The Uniting Church’s relationship with the nation’s First Peoples has changed markedly throughout the last three decades. Those of non-Aboriginal heritage have sought to throw off the cloak of paternalism that dominated much of the early relationship between First Peoples and the formation churches.
In 1985, the UCA Assembly unanimously endorsed the establishment of the Uniting Aboriginal and Islander Christian Congress (UAICC). In doing so, the Church recognised the rights of Aboriginal leaders to have more autonomy over their own ministry and mission.
This was exemplified in 1994 when the UCA Assembly accepted an invitation from Congress, first made six years earlier, to enter into a covenantal relationship “so that all may see a destiny together, praying and working together for a fuller expression of our reconciliation in Jesus Christ”.
Fifteen years later the 12th Assembly adopted a Preamble to the UCA Constitution.
The Uniting Church was the first church in Australia to publicly express its sorrow for past injustices. In the Preamble, the Church acknowledged it was “complicit in the injustice that resulted in many of the First Peoples being dispossessed from their land, their language, their culture and spirituality”.
During a gathering with First Peoples in Sydney earlier this year, UCA president Stuart McMillan said the 2009 Preamble “recognised the violent history of our nation, our part as Second Peoples in this history and God’s presence with First Peoples prior to colonisation”.
The synod’s former Commission for Mission executive director Rev John Rickard and former Victorian Congress state director and chair Vince Ross consulted with Congress nationwide to determine what to include in the Preamble.
Mr Rickard describes the experience as “one of the greatest privileges of my entire ministry”.
“The fact there was to be some acknowledgement (of God’s presence in the land before white settlement) in the law of the Uniting Church was very important to First Peoples,” Mr Rickard said.
But Mr Rickard stressed the Preamble was only one step towards a deeper relationship with First Peoples.
“We still have so far to go to make things right for the damage we have done,”
Mr Ross is adamant that work on issues such as the Preamble helped solidify the relationship between First and Second Peoples within the Church.
“I certainly believe it has helped bring us closer together, because we have been able to have good conversations and listen to each other,” he said.
“Documents like the Preamble certainly help in building a bridge.”
Rev Dr Djiniyini Gondarra is a First Nations man who has journeyed with the Church since the formation of Congress.
Dr Gondarra was a close confidante of Congress founder and inaugural president Rev Charles Harris.
Mr Harris – became convinced of the need for an autonomous Indigenous body within the Church after visiting New Zealand in 1981. During the trip, he saw the distinctive Maori theology and organisational structure that existed within Protestant churches.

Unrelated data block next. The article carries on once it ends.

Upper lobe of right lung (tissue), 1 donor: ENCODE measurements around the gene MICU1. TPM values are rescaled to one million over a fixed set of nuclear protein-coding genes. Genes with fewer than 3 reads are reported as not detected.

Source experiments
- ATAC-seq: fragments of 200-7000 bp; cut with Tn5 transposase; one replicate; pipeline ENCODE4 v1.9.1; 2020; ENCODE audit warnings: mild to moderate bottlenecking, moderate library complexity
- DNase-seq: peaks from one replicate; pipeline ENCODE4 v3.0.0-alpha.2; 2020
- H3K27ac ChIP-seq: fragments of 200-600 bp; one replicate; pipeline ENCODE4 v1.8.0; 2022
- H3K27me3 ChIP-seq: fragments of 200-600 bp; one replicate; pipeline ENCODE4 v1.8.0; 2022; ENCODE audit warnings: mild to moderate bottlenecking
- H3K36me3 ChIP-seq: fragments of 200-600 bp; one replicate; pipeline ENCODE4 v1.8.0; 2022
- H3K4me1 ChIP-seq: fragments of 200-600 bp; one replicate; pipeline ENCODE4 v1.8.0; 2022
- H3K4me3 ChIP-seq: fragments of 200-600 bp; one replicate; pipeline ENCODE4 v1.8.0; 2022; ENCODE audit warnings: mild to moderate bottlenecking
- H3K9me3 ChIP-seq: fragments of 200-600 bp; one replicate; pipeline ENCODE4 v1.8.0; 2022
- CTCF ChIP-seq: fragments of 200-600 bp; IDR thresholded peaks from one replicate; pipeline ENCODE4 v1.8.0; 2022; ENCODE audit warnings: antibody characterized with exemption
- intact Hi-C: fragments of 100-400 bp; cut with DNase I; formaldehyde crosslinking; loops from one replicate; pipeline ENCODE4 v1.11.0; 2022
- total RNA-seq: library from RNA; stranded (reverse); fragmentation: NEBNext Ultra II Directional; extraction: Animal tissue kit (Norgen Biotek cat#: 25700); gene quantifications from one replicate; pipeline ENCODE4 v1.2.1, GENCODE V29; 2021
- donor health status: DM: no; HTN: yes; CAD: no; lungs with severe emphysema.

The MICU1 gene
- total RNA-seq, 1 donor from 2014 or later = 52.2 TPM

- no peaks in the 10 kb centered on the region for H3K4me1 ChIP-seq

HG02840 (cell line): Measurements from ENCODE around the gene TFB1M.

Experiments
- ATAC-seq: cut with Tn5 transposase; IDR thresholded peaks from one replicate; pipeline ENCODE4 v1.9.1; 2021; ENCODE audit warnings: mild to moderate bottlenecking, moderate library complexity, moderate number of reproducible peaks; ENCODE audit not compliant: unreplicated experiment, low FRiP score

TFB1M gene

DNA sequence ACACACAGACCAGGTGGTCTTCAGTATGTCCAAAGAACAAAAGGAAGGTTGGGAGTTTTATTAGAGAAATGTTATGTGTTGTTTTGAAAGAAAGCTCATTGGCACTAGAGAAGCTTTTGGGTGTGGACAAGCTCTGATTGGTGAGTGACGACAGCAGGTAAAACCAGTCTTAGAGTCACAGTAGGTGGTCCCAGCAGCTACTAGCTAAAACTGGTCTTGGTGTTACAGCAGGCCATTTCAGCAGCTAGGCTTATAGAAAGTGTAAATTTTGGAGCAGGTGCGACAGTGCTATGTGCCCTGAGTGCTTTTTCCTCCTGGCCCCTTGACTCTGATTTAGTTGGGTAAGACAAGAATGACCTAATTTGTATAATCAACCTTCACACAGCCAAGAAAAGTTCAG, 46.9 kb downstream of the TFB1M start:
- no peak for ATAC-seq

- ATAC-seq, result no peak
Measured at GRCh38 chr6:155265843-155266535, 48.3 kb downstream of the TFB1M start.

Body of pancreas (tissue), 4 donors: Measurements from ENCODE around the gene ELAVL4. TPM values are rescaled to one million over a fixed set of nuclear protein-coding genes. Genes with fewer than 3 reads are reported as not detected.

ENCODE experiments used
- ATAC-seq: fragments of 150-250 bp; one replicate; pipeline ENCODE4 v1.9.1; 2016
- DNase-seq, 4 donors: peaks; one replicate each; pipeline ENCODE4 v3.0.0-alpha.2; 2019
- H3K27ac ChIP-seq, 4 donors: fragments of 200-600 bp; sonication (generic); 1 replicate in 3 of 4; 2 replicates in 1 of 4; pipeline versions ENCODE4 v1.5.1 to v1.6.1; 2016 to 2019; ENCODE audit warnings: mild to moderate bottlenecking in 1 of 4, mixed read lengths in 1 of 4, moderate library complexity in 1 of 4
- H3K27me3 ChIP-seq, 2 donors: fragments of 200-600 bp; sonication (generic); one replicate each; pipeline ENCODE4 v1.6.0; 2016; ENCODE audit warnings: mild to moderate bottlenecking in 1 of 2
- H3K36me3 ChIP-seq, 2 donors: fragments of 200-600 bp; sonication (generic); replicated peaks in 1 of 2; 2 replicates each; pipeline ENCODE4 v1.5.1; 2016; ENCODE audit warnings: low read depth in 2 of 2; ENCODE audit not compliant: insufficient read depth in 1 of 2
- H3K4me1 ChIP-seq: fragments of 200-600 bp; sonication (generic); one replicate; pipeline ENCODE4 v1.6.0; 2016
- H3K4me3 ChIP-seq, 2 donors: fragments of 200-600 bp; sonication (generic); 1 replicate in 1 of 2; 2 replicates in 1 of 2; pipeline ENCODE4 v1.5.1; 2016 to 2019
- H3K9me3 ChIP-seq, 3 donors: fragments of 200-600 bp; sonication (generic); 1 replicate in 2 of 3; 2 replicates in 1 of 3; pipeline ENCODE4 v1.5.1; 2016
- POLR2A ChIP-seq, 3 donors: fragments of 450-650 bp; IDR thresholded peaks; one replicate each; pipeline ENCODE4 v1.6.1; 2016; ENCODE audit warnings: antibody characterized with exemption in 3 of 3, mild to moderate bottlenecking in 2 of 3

Dr Gondarra attended the pivotal meeting of Aboriginal leaders in 1983, which established a national Indigenous organisation at Galiwinku, in the Northern Territory, and designed the distinctive UAICC logo.
He vividly recalls sitting down with Mr Harris and former assembly president Rev Rollie Busch to discuss Mr Harris’ vision to establish the UAICC as a nationwide body.
“Charles said he needed $1 million and I thought the president was going to fall down from his chair,’’ Dr Gondarra said.
“I often called Charles ‘the million dollar man’ after that.”
Dr Gondarra recalls the debate around the Preamble as difficult for all parties. The discussions came at a time when the true nature of the covenanting relationship was a source of tension between the Church’s First and Second Peoples.
The question of whether God was in Australia prior to colonisation was a particularly challenging one for some within the Church.
Dr Gondarra explained the First People’s position this way: “God is a God that cannot be limited; he created the universe (so) he was already here. This is his land.’’
The UCA and UAICC have now turned their attention to questions around sovereignty and Treaty.
The assembly has asked synods to discuss a paper by Congress’ interim national coordinator Rev Dr Chris Budden. It arose from a decision of the 2015 Assembly “to explore with Congress what it would mean for the practices of the Church to recognise and affirm that First Peoples are sovereign Peoples.”
It will be discussed in more detail at the 2018 Assembly in Melbourne next year.
Dr Gondarra said the UCA deserved credit for its willingness to openly discuss the issues. As Dr Budden said in his paper, “We (the UCA) are being challenged to make space for the idea that First Peoples are both citizens of this nation, and also have political rights as independent communities”.
“While there is not one First Peoples’ view about sovereignty, the common concern is to assert an inherent right as a community – and not just as individuals – to negotiate their place within the nation,” Dr Budden said.
Dr Gondarra said the church has a unique opportunity to provide state and federal governments with an example of how difficult matters can be addressed in a constructive environment.
“We are the ones who can show governments and in every area of our work we can be witnesses and say ‘it is not that difficult, we have done it’,” he said.